His fierce determination and no-nonsense approach spilled over into his job as well. Smith soon realized with his team that their traditional business of coded paper was doomed to mediocrity. Profit margins were weak and competition was even more maligned. They came to the conclusion that by making the jump into the comsumer paper-based product industry, they would have a better chance of success and face more innovative competition like Proctor & Gamble. It was interesting that their outlook was moving into the new industry would force them to raise their game to achieve greatness or perish.
One night while sitting on his porch talking to his wife about the company and recollecting on his battle with cancer, Smith mentioned, “Lois if you have a cancer in your own arm, you have to have the guts to cut off your own arm. I made a decision, we are going to sell the mills.”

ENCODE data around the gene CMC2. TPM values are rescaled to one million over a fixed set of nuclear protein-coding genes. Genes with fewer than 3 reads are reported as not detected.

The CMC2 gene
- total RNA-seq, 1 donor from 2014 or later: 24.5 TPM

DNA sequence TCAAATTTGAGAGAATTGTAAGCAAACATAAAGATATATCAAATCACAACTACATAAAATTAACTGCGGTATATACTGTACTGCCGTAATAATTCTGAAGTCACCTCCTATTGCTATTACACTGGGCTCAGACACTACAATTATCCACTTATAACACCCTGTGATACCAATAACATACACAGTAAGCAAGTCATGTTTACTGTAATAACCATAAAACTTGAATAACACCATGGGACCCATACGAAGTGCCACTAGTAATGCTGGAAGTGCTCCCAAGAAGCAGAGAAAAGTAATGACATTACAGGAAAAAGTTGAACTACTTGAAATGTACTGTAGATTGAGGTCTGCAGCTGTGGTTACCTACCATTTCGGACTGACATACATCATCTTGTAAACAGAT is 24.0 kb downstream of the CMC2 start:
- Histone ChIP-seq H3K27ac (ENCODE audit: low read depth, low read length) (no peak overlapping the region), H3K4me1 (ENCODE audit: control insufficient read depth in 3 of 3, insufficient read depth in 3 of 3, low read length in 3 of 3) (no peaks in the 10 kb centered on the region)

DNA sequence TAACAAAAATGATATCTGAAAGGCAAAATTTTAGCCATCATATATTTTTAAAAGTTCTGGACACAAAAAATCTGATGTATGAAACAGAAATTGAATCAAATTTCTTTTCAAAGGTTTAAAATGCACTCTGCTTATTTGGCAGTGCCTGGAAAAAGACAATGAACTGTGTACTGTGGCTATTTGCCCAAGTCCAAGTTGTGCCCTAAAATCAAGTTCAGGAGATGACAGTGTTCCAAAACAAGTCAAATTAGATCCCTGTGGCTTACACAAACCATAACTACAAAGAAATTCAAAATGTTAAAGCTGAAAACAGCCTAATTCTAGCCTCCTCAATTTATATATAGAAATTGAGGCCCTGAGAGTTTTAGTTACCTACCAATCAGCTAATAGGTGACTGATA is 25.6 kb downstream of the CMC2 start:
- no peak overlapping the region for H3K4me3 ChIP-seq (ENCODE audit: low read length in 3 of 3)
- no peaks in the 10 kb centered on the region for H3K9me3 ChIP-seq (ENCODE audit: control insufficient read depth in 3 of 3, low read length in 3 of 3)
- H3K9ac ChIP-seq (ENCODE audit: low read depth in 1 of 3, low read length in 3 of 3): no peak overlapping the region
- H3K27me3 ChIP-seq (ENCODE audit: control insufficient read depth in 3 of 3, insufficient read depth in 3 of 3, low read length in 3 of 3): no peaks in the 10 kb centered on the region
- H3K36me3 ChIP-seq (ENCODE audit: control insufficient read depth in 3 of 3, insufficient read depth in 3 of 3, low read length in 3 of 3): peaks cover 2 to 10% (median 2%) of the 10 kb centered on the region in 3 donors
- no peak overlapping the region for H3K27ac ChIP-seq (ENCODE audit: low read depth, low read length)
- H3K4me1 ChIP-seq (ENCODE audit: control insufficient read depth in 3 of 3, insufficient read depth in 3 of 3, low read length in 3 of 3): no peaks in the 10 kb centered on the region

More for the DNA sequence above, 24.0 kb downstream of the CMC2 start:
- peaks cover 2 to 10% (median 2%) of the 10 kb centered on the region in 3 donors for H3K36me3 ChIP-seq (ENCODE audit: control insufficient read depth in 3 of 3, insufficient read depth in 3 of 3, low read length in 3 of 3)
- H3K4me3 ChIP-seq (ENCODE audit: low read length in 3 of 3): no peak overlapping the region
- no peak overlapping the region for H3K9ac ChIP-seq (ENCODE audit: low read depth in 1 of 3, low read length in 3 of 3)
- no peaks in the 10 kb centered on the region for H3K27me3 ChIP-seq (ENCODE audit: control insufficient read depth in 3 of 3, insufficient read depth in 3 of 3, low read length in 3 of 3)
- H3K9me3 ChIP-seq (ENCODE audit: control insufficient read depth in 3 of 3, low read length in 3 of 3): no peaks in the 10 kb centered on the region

The mills were considered the foundation for Kimberly-Clark. This is what they were known for. Smith wasn’t even talking about selling just several of the mills or majority of the mills. He meant all of them.
He even was going to sell the mill in Kimberly, Wisconsin. The city with the same name as the company!
They were going to plunge waste deep into consumer paper products like Huggies.
Everyone outside of Kimberly-Clark attacked them heavily. Analysts felt this was a stupid move and the Wall Street Journal downplayed their stock assuming that Smith must be taking crazy pills.
Several years later, not only did they end up owning their major competitor of the coded paper industry outright, Scott Paper, but they also were beating Proctor & Gamble in 6 of 8 consumer paper categories.
Smith in his humility said, “I never stopped trying to become qualified for the job.”
His determation and willing to change paved the way for a 20 year reign as the Kimberly-Clark CEO, the leading paper based consumer product company in the world, generating 4x the general stock return during that time and outperformed titans such as Coca-Cola, HP, General Electric and General Motors.